Remembering a rare man

Sunday, Oct. 30, will mark the 10th anniversary of the death of one of Boston’s true heroes: Dr. Thomas S. Durant.

An extraordinary man in so many ways, Tom Durant brought happiness and comfort to thousands, even tens of thousands, during his lifetime – not only in Boston and Washington with the high and mighty but also around the world in refugee camps in Cambodia, Vietnam, Rwanda, Bosnia, Iraq, Somalia, Afghanistan, the Sudan, and many more.

Tom had gifts that few of us have. He could be tough as nails taking on authority figures who didn’t pay enough attention to the weaker and poorer among us. And he was a humble man, frequently taking the 11 p.m. to 7 a.m. shift that everyone else avoided. He was the first to say, “I’ll go” when a disaster of any kind presented itself. Sometimes you might hear that Tom had gone to the Middle East before a story about a tragedy appeared in the press.

Yet throughout his life, a bright sharp humor came forth with every step he took. Smiles and laughter lay in his wake wherever he traveled.

For a look at this man of remarkable talents and a truly caring nature, read the book “Bantamweight Archangel: The Life and Afterlife of Thomas S. Durant, MD” in which a group of mostly cynical newspaper journalists whom Tom met at home in Boston and during his medical travels around the world give their impressions of this rare man. Two longtime Boston Globe writers and editors, David Nyhan  and Marty Nolan, commissioned and edited most of the articles. David was responsible for the title and Marty took over the editing after David died. Both of these journalistic giants loved and respected Tom Durant.

In addition, David Halberstam, Loretta McLaughlin, Mike Barnicle, Kevin Cullen, Brian Mooney, none of them easily fooled, have written warmly in praise of Tom Durant.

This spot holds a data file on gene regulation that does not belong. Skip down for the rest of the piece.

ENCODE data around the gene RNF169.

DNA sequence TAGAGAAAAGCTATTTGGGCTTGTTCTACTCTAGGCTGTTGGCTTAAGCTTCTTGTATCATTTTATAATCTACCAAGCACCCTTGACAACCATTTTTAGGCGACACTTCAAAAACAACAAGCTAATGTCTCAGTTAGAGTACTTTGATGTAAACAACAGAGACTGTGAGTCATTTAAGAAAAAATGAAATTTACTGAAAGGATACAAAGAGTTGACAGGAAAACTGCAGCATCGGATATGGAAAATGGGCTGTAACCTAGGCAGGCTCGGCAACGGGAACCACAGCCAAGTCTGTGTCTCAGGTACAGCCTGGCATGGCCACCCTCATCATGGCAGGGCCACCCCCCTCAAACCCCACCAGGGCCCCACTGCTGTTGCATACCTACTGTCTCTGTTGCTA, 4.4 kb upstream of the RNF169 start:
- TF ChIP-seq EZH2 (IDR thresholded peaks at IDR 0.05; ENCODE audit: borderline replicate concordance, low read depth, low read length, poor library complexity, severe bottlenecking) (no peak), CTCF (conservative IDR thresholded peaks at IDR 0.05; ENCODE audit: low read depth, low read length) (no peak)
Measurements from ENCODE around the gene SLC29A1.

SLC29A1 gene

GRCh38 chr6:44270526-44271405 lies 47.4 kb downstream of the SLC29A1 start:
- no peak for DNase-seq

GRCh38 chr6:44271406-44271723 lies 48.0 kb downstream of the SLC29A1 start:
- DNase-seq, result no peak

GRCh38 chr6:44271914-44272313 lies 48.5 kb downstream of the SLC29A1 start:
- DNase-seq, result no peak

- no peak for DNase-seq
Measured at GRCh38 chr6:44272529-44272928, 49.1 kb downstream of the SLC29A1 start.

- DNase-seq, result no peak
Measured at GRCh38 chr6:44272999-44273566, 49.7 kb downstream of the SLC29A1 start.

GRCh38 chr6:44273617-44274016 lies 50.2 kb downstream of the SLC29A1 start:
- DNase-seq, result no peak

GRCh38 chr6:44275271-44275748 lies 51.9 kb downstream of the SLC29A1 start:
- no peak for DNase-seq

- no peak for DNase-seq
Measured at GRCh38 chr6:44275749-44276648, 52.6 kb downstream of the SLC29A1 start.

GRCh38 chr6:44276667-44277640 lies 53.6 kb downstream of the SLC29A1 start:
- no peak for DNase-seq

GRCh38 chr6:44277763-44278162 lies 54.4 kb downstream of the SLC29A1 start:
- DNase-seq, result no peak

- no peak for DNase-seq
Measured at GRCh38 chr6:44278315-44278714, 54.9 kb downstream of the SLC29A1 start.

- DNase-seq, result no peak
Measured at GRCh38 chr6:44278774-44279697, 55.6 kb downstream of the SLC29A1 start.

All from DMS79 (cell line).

The late Sen. Ted Kennedy, who became a good friend of Tom’s after they met in Vietnam, also contributed a heartfelt article.
In many ways, Dr. Durant still lives on. The memory of the man is the spiritual force behind the Thomas S. Durant, MD Fellowship in Refugee Medicine at Massachusetts General Hospital, his home for most of his doctoring life.

When Tom was in his final days at the hospital, he laid the groundwork for the fellowship that would be named after him. Few at the time thought the idea would grow and contribute to world health as it has. His close friends Dr. Larry Ronan, now the director of the fellowship program, and Bill Reilly have made it their mission to ensure the program’s success.

Dr. Kris Olson of MGH was the first fellow selected and has become a most loyal advocate. Two nurses, Grace M. Deveny and Katherine T. Fallon, came next. They have maintained close ties to the program and have written about their experiences working with the “Bantamweight Archangel.” Two MGH doctors, Ann Y. Kao and Susan Tredwell, rounded out the first five fellows to take on refugee missions as Durant Fellows and they are now important figures in the program with Dr. Ronan.

The idea behind the fellowship was to create a cadre of MGH personnel who could, on a moment’s notice, head for disaster areas as they occurred around the world. After ten years, 21 Durant Fellows have, over periods of six months and more, experienced the tragedies of the refugee camps and gained a clear sense of the effort required to help meet medical needs on the ground. They learned that ingenuity and a strong constitution are essential elements for the tasks at hand and that improvisation is required, given that these camps rarely have full supplies of drugs and medical equipment.

Eleven more Durant interns have experienced disaster coverage for shorter periods of time: in Haiti, after the earthquake, at Banda Aceh in Southeast Asia after the tsunami, in South America, and South Africa.

That’s 32 Dr. Durant/MGH clones to deal with the years ahead.

Tom Durant would be very proud of this legacy if he were alive to appreciate it, but you would never know. He would laugh, tell some sort of a joke, and be on his way to help someone else.

Those of us who were lucky enough to be his friends are very fortunate that we came to know him and his passions.
As Oct. 30 comes closer, let’s offer a prayer of gratitude that such a man walked among us.